I’ve just returned from a short break in Stratford-upon-Avon, where Shakespeare was born and where my husband was flying drones (unmanned aerial vehicles).
This has made me think about the juxtaposition of the old and the new – not something unusual to me, as I am a science writer living in a walled city that was once part of the Roman Empire, on a street that, as I heard a tour guide put it, “has architecture from the 15th century, the 19th century and the 1980s” – and why we seem to accept changes in science and technology more willingly than we accept changes in language.
UK television is rife with programs telling us about the technological advances of the Celts, the Romans, the Victorians. The British are expected to be proud of their country’s innovations in the fields of medicine, electronics and engineering, just as members of other nations are proud of their country’s achievements.
Few, if any, Americans are ashamed of the fact that the first person to walk on the Moon was born in Ohio.
When it comes to language, though, we are Luddites.
Changes in English that happen naturally – because all languages evolve, and language itself has been evolving since a human being living in prehistoric times uttered the first word- are seen as corruptions of a tongue that should be pure and unblemished.
A high speed broadband connection is considered superior to a dial-up, and both are seen as better than snail mail (itself a derogatory term,) but the use of “u” for “you” or the omission of an apostrophe are treated by some as almost criminal acts. Why isn’t spelling out the word “for” when the symbol “4” could be substituted called “snail English”?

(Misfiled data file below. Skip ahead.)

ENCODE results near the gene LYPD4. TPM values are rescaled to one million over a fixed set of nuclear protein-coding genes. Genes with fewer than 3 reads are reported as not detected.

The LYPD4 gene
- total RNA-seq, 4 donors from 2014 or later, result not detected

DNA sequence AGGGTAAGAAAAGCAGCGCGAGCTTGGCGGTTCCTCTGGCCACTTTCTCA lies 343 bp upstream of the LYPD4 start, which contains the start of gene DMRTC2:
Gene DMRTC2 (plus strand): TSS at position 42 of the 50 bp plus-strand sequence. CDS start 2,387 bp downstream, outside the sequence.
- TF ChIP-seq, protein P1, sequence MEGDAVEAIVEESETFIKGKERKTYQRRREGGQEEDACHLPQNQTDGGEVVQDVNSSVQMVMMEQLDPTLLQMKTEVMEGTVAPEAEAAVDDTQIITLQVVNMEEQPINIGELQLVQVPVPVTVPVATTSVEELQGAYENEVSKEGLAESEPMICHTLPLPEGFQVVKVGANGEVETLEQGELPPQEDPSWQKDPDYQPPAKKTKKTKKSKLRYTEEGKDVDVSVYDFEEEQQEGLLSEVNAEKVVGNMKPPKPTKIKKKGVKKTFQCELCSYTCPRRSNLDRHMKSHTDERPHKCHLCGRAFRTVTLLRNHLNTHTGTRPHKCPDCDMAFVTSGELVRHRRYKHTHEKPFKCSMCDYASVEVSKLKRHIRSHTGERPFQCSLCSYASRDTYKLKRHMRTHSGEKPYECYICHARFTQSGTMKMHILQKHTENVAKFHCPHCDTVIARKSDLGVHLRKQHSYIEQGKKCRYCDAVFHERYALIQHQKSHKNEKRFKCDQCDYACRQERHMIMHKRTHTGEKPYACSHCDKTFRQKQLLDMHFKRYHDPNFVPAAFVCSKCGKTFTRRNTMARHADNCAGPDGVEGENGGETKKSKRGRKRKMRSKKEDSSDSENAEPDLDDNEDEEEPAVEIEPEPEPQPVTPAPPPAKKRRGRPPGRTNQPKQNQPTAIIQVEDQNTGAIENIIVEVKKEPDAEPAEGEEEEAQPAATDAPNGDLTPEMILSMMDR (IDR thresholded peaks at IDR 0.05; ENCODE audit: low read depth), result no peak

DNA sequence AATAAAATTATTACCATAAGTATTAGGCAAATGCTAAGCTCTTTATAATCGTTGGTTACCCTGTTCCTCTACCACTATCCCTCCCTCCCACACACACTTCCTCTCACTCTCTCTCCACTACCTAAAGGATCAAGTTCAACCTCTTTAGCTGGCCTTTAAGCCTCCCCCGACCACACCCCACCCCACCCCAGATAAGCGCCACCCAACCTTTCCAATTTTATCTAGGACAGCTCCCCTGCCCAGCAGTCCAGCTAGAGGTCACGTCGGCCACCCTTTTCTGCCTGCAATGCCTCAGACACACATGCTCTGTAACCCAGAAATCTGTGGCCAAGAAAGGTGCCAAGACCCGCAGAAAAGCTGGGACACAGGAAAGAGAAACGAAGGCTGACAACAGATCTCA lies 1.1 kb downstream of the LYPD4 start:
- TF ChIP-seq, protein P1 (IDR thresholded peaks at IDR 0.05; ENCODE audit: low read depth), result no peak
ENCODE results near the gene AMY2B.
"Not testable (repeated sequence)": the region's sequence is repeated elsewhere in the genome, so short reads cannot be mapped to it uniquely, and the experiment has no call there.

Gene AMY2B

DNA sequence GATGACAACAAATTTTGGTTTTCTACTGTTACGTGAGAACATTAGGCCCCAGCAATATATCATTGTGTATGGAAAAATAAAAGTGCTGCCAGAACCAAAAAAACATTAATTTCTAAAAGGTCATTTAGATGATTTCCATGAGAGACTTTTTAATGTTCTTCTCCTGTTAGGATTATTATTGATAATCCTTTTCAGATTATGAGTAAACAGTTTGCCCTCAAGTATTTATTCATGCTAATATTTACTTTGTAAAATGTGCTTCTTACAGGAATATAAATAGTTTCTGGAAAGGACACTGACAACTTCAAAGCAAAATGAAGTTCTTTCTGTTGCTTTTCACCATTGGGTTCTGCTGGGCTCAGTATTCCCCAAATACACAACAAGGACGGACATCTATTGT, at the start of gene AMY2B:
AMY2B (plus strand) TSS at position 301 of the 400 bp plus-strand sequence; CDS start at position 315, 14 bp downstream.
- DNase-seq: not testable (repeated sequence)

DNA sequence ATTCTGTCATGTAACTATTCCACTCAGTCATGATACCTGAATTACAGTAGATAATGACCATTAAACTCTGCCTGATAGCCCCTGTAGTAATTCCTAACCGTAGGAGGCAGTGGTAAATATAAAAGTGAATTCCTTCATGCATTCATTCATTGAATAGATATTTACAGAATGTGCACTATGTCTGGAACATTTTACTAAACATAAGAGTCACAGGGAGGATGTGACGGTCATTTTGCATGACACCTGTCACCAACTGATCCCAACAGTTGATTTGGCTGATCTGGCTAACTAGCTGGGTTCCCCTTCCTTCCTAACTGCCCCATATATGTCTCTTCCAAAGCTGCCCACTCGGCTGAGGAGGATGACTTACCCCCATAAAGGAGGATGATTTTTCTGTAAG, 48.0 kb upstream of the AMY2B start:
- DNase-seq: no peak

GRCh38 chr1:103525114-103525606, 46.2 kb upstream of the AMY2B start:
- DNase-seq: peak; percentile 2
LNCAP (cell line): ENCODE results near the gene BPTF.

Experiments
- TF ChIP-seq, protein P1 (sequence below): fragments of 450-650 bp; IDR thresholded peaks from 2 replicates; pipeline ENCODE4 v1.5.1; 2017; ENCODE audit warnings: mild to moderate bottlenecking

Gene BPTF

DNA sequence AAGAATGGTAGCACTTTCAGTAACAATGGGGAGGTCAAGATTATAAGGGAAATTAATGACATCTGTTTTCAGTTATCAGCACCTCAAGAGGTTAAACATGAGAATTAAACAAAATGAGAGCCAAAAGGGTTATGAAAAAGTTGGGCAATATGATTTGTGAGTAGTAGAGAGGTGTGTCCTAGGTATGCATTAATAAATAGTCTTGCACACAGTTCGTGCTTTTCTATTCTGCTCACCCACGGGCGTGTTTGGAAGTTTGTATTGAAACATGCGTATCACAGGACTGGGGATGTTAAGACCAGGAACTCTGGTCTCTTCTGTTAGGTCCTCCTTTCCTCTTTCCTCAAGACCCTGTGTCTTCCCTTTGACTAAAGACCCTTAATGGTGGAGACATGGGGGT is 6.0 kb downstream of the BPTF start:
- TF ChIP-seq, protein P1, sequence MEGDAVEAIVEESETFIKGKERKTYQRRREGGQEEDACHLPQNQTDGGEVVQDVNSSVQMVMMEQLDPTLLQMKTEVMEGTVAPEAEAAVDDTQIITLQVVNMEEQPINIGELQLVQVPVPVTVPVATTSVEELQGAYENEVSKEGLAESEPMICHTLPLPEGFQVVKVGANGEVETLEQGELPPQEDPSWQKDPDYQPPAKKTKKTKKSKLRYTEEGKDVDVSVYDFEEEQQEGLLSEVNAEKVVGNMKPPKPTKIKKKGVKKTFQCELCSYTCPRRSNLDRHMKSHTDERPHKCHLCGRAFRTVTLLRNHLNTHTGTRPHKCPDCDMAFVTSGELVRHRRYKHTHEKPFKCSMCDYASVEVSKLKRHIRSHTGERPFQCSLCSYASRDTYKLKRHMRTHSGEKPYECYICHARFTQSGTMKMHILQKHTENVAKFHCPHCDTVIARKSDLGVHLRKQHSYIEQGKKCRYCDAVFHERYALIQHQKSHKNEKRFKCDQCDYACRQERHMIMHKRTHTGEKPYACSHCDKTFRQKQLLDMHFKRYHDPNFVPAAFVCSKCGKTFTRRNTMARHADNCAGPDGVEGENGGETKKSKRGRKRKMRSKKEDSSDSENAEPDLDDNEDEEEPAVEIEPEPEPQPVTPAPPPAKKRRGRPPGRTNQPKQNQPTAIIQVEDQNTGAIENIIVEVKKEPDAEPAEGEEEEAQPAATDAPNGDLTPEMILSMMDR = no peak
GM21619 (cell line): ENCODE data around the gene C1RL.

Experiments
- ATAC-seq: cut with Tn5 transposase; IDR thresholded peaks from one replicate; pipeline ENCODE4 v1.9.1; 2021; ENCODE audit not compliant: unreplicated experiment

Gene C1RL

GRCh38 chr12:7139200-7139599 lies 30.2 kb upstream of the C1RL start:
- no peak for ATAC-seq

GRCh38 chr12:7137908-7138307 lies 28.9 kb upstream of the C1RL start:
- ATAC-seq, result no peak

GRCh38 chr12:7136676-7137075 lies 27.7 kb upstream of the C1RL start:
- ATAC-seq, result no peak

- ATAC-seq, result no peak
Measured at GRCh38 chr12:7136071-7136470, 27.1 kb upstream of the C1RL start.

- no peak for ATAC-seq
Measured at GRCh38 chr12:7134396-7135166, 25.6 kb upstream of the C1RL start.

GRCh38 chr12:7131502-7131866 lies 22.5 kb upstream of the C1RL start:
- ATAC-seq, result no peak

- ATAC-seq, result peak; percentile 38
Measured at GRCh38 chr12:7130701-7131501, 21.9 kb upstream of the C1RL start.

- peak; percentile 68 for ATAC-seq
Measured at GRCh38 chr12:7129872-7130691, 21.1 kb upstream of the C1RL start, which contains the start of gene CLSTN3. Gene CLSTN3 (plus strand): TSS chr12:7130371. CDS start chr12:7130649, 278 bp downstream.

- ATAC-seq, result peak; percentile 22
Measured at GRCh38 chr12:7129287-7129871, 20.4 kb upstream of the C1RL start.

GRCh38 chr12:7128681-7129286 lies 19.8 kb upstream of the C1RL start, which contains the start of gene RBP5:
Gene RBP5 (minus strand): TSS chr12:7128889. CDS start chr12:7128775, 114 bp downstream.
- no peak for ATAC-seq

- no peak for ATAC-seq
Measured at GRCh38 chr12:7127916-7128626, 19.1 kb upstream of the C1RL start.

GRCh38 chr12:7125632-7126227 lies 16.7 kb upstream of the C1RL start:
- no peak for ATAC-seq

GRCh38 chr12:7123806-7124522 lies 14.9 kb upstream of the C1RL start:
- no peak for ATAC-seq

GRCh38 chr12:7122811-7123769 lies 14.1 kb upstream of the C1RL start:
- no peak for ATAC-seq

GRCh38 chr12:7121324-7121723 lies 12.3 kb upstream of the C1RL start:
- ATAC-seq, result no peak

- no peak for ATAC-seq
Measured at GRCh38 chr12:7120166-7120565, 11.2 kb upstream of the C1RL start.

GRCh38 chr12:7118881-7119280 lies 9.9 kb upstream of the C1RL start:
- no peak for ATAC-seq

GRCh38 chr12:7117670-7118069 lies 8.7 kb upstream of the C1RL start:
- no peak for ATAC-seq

We read jokes about the misunderstandings that come about through misspellings, the incorrect use of capital letters and faulty punctuations, but that’s what puns are. The response to a language-related misunderstanding does not always have to be anger or violence; it can be laughter and the acknowledgement that different people think in different ways.
Besides, spoken language existed for tens of thousands of years before alphabets, spelling and punctuation came into existence (and even when they did, many remained illiterate), yet somehow people managed to survive without being able to decorate their sentences with commas, semi-colons and question marks. There are cultures today where people get along despite a lack of a written language.
So why are we so conservative when it comes to language, when many of us will gladly replace relatively new technology for something that is even more up-to-date?
My husband’s fellow British drone operators will purchase the latest UAV equipment so that their vehicles can fly faster and further than ever before, yet they still waste time by spelling colour with a “u”.
Why use “they’re” (7 characters) instead of “there” (5) when almost everyone will be able to figure out what you mean either way. Why refuse to make the change when you have no problem replacing your old iPad with one with that has a faster processor – and the language upgrade is free.
It’s not as though English hasn’t experienced changes like these before.
Some English past participles use to have the prefix “ge-“in front of them; the word “sung” was once “gesungon”. The prefix was lost because life was easier without it. According to the linguist John McWhorter, author of The Power of Babel, the Vikings got rid of it. They were people who certainly depended on tools (language is a tool) being functional and easy to use.
So why the discrepancy?
Both language and tool building are inherent parts of being human; rudiments of both language and tool-making ability can be found in all of the other great apes (orangutans, gorillas, bonobos and chimpanzees), indicating that these skills probably developed in a common ancestor.